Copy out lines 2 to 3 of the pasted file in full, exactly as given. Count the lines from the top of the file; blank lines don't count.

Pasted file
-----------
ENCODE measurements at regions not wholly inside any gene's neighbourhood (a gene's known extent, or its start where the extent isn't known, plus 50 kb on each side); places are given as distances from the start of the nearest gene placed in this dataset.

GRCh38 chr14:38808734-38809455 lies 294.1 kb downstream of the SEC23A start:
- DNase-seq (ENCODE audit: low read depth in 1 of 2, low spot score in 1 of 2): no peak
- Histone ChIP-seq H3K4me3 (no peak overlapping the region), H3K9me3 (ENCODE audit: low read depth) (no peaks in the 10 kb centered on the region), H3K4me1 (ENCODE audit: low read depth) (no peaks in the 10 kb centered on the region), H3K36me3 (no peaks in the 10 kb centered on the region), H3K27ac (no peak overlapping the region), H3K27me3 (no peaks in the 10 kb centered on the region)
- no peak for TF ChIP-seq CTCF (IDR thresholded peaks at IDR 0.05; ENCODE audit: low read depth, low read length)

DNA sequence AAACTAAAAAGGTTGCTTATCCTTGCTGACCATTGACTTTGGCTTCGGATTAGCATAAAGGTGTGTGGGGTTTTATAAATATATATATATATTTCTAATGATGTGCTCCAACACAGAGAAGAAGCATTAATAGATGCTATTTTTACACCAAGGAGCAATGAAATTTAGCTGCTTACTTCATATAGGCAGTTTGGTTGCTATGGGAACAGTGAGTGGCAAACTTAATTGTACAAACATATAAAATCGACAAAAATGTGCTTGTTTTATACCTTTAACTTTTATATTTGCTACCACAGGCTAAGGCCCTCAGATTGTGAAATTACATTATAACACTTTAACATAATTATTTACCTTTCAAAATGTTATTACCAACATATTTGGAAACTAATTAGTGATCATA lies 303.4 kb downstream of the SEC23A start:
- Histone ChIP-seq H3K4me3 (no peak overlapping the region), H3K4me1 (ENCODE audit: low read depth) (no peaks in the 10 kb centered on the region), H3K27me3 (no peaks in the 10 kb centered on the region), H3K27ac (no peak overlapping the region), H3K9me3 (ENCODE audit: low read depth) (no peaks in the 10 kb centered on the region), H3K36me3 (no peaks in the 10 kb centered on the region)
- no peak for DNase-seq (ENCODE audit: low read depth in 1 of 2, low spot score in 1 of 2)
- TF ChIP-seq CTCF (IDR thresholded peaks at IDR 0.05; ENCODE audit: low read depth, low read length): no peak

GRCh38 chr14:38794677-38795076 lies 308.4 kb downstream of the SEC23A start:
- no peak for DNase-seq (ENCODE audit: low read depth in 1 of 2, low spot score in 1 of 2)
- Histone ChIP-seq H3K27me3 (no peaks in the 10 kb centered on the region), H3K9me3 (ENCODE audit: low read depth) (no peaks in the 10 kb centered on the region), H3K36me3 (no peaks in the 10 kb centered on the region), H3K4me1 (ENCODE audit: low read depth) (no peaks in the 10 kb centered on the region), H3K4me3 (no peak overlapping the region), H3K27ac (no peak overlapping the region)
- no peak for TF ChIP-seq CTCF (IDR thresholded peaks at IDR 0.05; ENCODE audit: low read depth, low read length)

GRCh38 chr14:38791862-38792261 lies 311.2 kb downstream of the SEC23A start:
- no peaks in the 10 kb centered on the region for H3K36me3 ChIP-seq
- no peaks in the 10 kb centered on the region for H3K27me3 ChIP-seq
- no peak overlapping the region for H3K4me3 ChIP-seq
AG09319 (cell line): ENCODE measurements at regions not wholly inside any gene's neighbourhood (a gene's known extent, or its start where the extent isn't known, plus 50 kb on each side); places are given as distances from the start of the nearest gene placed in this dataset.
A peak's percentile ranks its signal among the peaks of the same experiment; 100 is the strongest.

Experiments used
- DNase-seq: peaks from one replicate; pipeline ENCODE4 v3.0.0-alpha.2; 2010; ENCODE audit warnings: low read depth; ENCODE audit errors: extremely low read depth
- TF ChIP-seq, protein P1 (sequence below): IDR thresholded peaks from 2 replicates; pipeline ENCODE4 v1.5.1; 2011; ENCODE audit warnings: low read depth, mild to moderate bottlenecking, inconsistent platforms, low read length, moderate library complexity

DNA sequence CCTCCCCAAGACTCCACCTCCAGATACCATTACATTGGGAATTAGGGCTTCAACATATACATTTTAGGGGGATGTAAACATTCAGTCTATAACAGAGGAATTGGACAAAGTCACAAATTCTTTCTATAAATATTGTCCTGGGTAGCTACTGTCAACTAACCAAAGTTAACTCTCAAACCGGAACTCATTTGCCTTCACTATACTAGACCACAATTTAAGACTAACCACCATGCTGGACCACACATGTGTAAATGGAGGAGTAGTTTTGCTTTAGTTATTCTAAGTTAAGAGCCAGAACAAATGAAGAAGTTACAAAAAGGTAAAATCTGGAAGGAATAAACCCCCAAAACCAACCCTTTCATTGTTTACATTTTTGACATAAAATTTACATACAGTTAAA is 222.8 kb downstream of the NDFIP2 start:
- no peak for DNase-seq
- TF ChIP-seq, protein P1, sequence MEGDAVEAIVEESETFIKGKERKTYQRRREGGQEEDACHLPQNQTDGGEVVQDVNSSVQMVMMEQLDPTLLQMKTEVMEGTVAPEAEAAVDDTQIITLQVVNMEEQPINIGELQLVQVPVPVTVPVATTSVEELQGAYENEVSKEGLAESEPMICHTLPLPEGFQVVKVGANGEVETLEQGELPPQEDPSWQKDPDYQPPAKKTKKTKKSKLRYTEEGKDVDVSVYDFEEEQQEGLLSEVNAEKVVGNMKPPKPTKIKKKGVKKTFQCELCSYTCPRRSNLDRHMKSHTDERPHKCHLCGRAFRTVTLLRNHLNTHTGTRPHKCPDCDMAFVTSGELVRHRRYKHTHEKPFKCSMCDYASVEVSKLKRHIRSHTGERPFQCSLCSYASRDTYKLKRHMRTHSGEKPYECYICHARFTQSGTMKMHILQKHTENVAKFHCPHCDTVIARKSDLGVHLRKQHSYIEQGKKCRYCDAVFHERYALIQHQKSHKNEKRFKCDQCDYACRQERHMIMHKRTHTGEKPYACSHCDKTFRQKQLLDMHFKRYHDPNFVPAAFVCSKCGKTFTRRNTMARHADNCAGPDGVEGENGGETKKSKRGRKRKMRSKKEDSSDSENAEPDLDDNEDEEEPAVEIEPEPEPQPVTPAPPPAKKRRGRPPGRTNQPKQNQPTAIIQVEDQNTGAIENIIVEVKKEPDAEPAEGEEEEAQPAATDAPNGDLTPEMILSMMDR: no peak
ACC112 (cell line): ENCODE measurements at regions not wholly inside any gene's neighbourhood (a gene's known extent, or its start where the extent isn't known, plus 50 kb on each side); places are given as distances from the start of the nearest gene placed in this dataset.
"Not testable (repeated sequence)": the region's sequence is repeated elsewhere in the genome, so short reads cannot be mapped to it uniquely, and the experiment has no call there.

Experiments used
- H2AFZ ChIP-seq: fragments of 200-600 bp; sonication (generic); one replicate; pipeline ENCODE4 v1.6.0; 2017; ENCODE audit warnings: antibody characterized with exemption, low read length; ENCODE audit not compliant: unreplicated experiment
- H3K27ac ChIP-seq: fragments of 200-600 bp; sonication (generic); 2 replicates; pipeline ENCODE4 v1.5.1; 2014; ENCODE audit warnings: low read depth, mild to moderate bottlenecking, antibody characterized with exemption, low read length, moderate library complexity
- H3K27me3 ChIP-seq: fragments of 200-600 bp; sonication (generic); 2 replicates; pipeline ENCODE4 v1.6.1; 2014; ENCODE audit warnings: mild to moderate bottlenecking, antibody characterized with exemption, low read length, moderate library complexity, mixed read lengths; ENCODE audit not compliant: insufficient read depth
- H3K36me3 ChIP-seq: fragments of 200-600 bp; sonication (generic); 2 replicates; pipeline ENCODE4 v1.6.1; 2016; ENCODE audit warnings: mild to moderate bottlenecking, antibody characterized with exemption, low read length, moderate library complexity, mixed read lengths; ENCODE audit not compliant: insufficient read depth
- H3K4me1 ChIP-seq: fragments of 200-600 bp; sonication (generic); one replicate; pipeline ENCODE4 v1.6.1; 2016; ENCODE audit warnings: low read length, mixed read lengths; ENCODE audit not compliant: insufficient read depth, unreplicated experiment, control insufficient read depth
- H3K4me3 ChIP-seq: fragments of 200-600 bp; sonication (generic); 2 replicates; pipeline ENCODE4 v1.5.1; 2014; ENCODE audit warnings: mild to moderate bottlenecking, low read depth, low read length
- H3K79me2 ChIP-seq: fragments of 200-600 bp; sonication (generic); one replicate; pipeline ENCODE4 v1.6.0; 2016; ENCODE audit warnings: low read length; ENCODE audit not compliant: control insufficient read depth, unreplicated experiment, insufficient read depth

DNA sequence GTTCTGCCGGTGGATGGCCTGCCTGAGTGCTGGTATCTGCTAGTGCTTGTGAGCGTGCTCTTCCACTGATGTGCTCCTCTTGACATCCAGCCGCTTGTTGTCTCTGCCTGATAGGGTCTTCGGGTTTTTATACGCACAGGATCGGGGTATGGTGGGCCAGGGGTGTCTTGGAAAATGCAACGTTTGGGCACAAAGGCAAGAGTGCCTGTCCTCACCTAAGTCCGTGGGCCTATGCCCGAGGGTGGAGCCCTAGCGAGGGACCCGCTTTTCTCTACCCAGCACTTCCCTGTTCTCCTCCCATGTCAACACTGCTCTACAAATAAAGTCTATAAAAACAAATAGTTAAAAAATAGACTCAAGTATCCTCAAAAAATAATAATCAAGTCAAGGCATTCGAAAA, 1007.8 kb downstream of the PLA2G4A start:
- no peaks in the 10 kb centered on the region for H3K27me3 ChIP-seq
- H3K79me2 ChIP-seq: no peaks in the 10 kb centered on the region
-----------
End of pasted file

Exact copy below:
GRCh38 chr14:38808734-38809455 lies 294.1 kb downstream of the SEC23A start:
- DNase-seq (ENCODE audit: low read depth in 1 of 2, low spot score in 1 of 2): no peak